Perhaps because it was a fast bowler dominating in a land where fast bowlers have no business dominating. Perhaps because he was doing it against one of the best batsmen in the world. Perhaps because the said fast bowler had been through an elongated rough patch after a promising start to his career. Perhaps because he was doing it for a side that had looked inept with the ball, now raising hopes of a more competitive series. Perhaps because somewhere deep inside you were resigned to a draw, and here was some drama despite that.

Whatever it was, it was short-lived, and post lunch, the Sri Lankan batsmen - that is the Sri Lankan bowlers who were batting - started dominating again. Normal service had well and truly resumed.

Sidharth Monga is a staff writer at Cricinfo

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© ESPN Sports Media Ltd.

Posted by MasterClass on (July 22, 2010, 7:31 GMT)

@McGorium: If you mean big deal that McGrath was never classified a fast bowler, but was still a lethal wicket taking force I couldn't agree more. In fact my point exactly! If Ishant can be 1/2 of McGrath I would be pleased to heaven!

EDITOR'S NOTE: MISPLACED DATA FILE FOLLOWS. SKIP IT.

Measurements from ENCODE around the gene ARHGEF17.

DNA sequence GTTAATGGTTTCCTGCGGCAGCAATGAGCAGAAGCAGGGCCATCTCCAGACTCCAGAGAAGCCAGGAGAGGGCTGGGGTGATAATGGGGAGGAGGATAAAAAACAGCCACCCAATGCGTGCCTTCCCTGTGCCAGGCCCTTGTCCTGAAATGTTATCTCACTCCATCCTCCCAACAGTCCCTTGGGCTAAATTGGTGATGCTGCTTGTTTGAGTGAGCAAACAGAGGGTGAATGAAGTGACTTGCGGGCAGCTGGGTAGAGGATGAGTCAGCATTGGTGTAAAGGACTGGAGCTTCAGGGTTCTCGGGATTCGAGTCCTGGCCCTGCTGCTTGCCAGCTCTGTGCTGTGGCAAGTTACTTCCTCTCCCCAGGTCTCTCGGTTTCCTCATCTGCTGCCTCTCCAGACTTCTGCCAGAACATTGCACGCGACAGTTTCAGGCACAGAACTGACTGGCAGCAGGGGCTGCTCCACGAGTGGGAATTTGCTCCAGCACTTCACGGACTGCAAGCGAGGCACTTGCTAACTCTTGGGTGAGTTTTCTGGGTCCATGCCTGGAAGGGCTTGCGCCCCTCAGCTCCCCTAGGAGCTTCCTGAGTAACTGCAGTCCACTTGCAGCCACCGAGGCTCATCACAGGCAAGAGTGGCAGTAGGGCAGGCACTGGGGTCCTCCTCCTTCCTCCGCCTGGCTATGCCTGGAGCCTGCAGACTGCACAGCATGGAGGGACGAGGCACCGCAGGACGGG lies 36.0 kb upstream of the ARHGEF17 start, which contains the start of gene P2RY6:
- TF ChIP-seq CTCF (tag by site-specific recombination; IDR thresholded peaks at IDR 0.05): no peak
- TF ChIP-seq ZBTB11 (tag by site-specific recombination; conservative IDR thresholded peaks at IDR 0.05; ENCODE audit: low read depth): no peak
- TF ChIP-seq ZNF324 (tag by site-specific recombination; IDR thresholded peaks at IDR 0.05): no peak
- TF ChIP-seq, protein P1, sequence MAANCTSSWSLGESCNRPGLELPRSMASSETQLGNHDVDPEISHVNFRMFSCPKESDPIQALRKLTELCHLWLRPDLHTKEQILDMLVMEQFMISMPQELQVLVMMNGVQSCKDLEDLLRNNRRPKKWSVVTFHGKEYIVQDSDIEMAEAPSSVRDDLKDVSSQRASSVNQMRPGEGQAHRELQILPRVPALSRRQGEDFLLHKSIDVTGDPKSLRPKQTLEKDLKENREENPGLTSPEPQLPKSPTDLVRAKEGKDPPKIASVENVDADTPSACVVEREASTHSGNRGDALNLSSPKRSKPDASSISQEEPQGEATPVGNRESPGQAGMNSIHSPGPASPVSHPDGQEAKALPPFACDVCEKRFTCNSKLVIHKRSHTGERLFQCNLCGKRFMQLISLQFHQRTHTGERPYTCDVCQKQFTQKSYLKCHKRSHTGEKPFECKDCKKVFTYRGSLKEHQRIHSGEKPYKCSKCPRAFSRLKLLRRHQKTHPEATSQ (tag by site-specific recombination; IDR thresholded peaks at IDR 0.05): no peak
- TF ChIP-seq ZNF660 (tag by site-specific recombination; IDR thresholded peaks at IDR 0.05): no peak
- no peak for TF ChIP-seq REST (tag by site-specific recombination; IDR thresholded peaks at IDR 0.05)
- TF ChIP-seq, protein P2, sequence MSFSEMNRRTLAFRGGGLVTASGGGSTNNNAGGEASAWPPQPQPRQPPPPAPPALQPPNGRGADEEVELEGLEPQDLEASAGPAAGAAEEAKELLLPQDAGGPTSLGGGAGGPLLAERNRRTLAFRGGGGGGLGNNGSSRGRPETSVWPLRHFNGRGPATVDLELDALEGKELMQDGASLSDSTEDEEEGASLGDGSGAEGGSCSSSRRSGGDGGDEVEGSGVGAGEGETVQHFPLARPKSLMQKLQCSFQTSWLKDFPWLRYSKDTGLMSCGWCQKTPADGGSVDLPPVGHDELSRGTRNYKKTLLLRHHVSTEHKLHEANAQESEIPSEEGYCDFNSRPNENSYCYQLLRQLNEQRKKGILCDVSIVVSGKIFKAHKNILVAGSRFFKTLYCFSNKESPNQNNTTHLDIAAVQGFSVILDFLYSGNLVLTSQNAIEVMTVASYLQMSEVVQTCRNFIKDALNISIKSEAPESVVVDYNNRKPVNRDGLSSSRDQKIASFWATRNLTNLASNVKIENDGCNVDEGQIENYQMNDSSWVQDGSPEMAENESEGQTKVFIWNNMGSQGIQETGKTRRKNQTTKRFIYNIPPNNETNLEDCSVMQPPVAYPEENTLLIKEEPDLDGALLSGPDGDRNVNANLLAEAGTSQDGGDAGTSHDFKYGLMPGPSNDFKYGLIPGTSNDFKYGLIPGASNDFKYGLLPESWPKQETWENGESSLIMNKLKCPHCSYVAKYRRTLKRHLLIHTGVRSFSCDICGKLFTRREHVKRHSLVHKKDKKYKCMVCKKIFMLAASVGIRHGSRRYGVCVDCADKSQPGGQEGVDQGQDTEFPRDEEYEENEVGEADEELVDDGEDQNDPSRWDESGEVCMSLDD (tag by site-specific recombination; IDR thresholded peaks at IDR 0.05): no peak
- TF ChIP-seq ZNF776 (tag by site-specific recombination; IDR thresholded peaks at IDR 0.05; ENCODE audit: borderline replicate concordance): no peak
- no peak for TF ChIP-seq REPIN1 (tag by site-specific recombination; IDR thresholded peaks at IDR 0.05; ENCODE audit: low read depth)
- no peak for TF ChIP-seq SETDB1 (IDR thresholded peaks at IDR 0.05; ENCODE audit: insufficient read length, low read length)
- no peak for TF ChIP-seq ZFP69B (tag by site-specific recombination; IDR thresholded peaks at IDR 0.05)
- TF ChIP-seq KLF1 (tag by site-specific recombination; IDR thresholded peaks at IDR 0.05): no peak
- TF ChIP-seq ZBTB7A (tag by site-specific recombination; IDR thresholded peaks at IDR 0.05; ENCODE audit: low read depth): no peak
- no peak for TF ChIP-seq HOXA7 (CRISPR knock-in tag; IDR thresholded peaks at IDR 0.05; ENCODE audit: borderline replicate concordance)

Posted by MasterClass on (July 22, 2010, 7:13 GMT)

@McGorium: My math is fine, but a lesson in bio-mechanics is in order. OK maybe I stretched it a bit to emphasize my point. But your simple 1st grade math of 6'4"- 6'2" = 2" diff don't add up either! Ishant may be only 2" taller than MJ but he has a wing-span at least 6"-8" bigger due to his longer arms. So add 2" to 4" (1/2 of 8") you get a diff of 6" just standing. Now the bio-mechanics come in. MJ has a side arm action. He doesn't rise to full stature but crouches when he slings the ball. Ishant is at full stature and his arm is next to his ear in classical fashion. The combined difference is about 12". Adding it up you get something like 18". So as conceded maybe I did stretch it a bit for emphasis, but I'm still more accurate my friend. The others mentioned are similar more or less to MJ. BTW I've plenty of respect for Stein but not for MJ or Tait. I didn't mention Bolli because I think he's a 100 times better bowler than MJ who's mostly a workhorse without any real skill.

Posted by SachinIsAGoner on (July 21, 2010, 8:04 GMT)

This guy Assasinator finally settled for an Indian Draw. An "ordinary" team like Sri Lanka imposing FOLLOW ON on India (No.1, whattttt?). Poor Batting, Poor Bowling, Poor Fielding but still World No. 1. Any unbiased thoughts or "expert" analysis Mr.Assasinator?